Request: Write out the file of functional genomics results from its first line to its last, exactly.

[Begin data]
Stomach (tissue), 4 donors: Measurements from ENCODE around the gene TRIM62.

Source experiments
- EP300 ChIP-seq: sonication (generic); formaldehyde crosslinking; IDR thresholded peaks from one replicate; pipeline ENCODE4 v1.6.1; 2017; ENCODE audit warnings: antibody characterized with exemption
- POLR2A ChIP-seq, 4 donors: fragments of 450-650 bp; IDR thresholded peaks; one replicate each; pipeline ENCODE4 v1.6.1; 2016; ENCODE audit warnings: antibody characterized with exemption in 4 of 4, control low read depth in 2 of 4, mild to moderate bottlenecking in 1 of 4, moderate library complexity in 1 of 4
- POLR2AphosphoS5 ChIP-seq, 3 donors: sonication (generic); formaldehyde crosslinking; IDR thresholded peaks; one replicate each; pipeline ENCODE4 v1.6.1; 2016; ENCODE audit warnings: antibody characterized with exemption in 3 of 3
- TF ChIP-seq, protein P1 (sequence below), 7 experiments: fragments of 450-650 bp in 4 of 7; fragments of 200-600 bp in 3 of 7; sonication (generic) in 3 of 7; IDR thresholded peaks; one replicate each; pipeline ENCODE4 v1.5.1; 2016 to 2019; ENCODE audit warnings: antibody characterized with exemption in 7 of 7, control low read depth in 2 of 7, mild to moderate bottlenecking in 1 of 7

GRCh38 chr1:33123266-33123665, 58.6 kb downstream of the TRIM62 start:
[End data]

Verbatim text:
Stomach (tissue), 4 donors: Measurements from ENCODE around the gene TRIM62.

Source experiments
- EP300 ChIP-seq: sonication (generic); formaldehyde crosslinking; IDR thresholded peaks from one replicate; pipeline ENCODE4 v1.6.1; 2017; ENCODE audit warnings: antibody characterized with exemption
- POLR2A ChIP-seq, 4 donors: fragments of 450-650 bp; IDR thresholded peaks; one replicate each; pipeline ENCODE4 v1.6.1; 2016; ENCODE audit warnings: antibody characterized with exemption in 4 of 4, control low read depth in 2 of 4, mild to moderate bottlenecking in 1 of 4, moderate library complexity in 1 of 4
- POLR2AphosphoS5 ChIP-seq, 3 donors: sonication (generic); formaldehyde crosslinking; IDR thresholded peaks; one replicate each; pipeline ENCODE4 v1.6.1; 2016; ENCODE audit warnings: antibody characterized with exemption in 3 of 3
- TF ChIP-seq, protein P1 (sequence below), 7 experiments: fragments of 450-650 bp in 4 of 7; fragments of 200-600 bp in 3 of 7; sonication (generic) in 3 of 7; IDR thresholded peaks; one replicate each; pipeline ENCODE4 v1.5.1; 2016 to 2019; ENCODE audit warnings: antibody characterized with exemption in 7 of 7, control low read depth in 2 of 7, mild to moderate bottlenecking in 1 of 7

GRCh38 chr1:33123266-33123665, 58.6 kb downstream of the TRIM62 start: